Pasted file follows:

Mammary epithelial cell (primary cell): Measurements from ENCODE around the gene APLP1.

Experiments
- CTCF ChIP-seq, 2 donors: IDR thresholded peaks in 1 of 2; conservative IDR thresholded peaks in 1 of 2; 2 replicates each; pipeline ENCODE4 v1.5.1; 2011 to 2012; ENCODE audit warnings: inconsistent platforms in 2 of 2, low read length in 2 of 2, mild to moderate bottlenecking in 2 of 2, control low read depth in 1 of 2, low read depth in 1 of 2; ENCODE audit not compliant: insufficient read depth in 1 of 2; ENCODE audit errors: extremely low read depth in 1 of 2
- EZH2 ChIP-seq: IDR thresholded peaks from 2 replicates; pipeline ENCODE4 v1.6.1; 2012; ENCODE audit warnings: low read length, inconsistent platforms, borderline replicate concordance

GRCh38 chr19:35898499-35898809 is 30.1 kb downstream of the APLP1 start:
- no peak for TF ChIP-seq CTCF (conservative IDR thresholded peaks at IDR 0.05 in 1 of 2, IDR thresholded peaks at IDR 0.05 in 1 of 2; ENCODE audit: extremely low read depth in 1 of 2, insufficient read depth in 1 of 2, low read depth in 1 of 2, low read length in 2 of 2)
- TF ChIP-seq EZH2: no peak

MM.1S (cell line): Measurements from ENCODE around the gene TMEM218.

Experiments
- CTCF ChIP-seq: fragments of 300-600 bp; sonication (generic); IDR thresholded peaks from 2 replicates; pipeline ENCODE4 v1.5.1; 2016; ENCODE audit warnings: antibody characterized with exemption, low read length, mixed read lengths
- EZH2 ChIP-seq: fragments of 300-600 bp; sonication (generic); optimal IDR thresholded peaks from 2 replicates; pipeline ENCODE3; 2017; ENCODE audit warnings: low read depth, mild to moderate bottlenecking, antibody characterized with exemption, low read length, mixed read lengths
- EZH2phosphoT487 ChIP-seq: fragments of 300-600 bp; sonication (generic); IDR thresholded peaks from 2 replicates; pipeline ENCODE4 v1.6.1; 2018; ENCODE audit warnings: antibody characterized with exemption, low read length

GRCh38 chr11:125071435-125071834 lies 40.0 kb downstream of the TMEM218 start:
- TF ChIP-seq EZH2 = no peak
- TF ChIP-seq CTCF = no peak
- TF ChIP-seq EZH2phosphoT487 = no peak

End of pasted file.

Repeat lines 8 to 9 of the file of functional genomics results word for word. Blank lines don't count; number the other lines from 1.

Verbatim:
MM.1S (cell line): Measurements from ENCODE around the gene TMEM218.

Experiments